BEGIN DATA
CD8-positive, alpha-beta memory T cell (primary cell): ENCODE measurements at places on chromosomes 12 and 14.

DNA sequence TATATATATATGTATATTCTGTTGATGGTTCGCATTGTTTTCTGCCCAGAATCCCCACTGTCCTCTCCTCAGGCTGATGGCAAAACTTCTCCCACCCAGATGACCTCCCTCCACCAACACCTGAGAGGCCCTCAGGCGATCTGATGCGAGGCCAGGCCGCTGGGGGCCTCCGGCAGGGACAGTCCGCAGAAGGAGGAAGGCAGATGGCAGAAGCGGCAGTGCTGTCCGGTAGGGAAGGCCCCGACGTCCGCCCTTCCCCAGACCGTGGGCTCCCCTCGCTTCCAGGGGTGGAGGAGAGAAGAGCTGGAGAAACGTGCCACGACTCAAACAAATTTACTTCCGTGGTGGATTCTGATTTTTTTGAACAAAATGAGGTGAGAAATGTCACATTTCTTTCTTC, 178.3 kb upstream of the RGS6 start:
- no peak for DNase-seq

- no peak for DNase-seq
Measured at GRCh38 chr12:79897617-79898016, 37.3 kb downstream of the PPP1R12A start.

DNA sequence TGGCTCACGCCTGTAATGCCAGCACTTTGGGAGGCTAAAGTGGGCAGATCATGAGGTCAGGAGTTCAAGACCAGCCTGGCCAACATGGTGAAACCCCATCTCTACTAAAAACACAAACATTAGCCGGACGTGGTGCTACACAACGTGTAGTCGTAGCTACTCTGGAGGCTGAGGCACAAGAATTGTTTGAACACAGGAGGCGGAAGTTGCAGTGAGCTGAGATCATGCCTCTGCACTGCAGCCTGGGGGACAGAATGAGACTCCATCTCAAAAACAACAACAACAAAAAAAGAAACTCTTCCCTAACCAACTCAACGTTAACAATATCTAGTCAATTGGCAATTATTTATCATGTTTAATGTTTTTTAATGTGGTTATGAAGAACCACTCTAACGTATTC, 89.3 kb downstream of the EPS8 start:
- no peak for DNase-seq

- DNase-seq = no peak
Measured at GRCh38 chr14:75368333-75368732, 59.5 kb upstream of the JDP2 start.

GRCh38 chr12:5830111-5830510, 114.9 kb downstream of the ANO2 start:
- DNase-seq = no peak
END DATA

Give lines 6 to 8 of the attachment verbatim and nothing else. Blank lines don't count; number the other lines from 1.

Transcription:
DNA sequence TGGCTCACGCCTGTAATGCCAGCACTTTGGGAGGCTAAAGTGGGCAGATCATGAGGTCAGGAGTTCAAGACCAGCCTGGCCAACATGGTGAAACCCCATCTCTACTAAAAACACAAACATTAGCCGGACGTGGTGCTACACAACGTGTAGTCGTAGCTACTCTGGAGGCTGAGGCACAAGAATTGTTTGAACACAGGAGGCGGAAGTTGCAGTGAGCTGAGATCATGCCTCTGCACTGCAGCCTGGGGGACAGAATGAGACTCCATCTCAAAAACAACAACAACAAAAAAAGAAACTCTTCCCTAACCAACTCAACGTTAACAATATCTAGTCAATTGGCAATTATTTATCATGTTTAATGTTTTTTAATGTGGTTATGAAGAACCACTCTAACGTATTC, 89.3 kb downstream of the EPS8 start:
- no peak for DNase-seq

- DNase-seq = no peak